Korea’s DMZ from the South

There aren’t a great many ways to get inside the Demilitarised Zone, and only one to visit the Joint Security Area itself. USO Tours offer a day-long coach trip from Seoul, just down the street from the War Memorial of Korea.

Booking the USO Tour proved a fiddly process: they require payment at least four days in advance, but are not open on Sundays – the only day we had in Seoul before taking a bus down to Andong. This caused us a bit of run-around to visit their offices during opening hours, and we had to reschedule our DMZ tour to later in our Seoul week to accommodate the pre-payment stipulation. They do accept credit card details via email, but being a good internet-savvy Brit means that I was not about to email my card details to anyone at all.

In the end it was all sorted. The USO staff are very helpful, and were able to help me reschedule via email while I was too far from Seoul to visit.

If you read the USO’s website, they are abundantly clear that the tour has a dress code. When you pay, they remind you that the tour has a dress code. They are not joking. I thought perhaps that they were going a little over the top on the frequent reminders about the dress code, but apparently not, as one person arrived on the morning of the tour dressed completely unacceptably for the plentifully-mentioned dress code. On being told that unless they could resolve this before the bus left they would not be going on the tour, another kind tourist loaned them a coat, which they had to wear fully-fastened on a very hot and humid day.

There is a dress code.

Our particular tour day was heavily subscribed and filled two coaches. Each coach had its own tour leader, and the entire day was extremely well-organised. The coach drives up to and enters the DMZ and guests are handed over to the US Army at Camp Bonifas. The USO/Koridoor staff and vehicles are not allowed to enter Camp Bonifas, so you will be with your American soldier on one of the camp’s own buses from the entrance onward.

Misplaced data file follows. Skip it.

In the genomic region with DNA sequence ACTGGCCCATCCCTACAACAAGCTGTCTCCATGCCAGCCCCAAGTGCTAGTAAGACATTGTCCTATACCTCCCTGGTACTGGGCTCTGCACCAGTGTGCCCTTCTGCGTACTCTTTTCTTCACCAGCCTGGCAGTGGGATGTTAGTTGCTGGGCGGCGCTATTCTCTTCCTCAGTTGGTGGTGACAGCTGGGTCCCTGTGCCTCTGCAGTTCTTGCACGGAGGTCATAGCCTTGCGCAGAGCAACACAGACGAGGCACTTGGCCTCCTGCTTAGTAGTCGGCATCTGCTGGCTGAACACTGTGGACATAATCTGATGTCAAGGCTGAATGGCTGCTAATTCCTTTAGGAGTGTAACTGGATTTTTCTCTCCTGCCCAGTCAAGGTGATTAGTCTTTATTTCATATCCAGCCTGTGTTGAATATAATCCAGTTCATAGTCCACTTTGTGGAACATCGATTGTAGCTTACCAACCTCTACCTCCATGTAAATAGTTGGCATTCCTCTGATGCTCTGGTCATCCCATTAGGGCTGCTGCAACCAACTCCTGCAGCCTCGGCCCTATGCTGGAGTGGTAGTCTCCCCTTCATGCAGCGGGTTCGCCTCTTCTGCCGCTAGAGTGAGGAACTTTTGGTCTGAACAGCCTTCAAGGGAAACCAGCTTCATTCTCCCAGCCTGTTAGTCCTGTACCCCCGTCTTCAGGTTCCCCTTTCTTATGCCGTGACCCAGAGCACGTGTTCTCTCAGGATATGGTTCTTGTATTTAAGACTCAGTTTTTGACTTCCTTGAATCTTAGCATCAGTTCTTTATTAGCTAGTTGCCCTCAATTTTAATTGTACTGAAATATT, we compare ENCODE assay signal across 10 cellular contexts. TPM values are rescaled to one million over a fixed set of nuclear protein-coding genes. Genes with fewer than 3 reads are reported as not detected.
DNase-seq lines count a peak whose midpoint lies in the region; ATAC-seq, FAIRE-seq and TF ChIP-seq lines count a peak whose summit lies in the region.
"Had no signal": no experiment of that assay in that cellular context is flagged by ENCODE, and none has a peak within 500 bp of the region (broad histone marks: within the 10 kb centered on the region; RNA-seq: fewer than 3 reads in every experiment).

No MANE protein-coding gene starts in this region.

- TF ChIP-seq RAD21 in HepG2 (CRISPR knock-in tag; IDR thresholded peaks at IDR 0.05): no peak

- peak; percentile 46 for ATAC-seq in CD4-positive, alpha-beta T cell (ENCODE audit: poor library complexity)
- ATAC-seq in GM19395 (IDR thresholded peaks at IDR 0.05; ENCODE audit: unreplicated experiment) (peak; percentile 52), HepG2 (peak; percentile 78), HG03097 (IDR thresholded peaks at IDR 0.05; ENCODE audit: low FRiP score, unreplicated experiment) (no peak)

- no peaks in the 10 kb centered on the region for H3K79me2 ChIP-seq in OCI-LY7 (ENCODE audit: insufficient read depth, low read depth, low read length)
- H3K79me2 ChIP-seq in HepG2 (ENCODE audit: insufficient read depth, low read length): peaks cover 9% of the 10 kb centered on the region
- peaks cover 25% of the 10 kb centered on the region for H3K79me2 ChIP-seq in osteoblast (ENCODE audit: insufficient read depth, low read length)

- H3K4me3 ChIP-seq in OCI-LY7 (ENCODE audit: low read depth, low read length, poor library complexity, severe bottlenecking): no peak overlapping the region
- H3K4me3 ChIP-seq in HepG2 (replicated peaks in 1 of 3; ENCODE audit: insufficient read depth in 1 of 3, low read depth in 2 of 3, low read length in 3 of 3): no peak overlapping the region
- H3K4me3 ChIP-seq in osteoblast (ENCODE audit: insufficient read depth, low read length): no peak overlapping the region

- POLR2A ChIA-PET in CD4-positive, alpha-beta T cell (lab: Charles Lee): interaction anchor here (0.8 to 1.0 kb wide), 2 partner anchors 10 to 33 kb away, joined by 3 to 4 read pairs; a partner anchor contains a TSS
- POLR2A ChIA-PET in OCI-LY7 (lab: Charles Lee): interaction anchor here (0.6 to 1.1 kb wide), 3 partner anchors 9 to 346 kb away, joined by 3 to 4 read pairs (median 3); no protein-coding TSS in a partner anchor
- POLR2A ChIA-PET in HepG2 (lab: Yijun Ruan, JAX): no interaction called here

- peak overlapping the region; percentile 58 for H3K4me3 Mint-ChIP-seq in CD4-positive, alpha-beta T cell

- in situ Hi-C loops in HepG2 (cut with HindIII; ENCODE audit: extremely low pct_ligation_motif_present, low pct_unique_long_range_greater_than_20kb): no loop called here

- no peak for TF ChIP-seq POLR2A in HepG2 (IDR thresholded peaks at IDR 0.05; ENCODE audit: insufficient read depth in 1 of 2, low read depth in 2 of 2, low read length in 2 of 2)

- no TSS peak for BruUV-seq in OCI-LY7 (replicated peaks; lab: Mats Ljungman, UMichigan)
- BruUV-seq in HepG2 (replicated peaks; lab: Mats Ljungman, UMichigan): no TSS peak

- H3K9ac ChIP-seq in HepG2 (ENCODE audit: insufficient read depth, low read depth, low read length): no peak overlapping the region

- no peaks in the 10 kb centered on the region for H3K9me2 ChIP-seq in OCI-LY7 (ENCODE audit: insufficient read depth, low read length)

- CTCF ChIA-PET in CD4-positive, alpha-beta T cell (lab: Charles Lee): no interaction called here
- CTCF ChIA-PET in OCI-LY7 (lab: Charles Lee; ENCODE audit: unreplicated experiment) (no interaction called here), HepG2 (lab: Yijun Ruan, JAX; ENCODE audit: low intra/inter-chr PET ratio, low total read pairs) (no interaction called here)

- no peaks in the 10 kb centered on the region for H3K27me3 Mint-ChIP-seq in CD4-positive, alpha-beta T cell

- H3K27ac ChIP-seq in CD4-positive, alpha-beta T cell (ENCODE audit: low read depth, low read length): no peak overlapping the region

As you may expect, photography within the DMZ is very limited. You are travelling through active military bases, visiting the Joint Security Area, and military observation posts in a country still deadlocked in a Cold War. The dress code, photography restrictions, and behaviour rules are there to protect you from becoming an object of North Korean propaganda. If you don’t want photographs of you circulating out of Pyongyang, it’s in your interests to do as your guides suggest. If you think it’s childish, bear in mind that North and South Korea enter into pissing contests over who has the tallest flag, who can hold off going to the toilet for the longest, and whose village near the border looks the most awesome. A photograph of a fat Westerner pointing slack-jawed toward the North could be used any number of ways.

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The border-straddling huts at Panmunjom, with North Korea’s own administrative building in the background.

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Our kill-you-with-his-fingertips RoK guard.

Our American squaddie had an excellent, dry sense of humour, and he was bright as a button. He took us to an auditorium for a 20-minute presentation on the history of the DMZ which led from World War II to the present. We went over to the JSA and walked around North Korea – albeit inside one of the blue oblong meeting huts. We met RoK soldiers who have to be experts in their chosen martial art to stand guard at Panmunjom. We were regarded with some boredom by North Korean soldiers from across the border line. We were also shown sites such as the Bridge of No Return, and the location of the infamous Axe Murder Incident.

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No photography beyond the yellow line.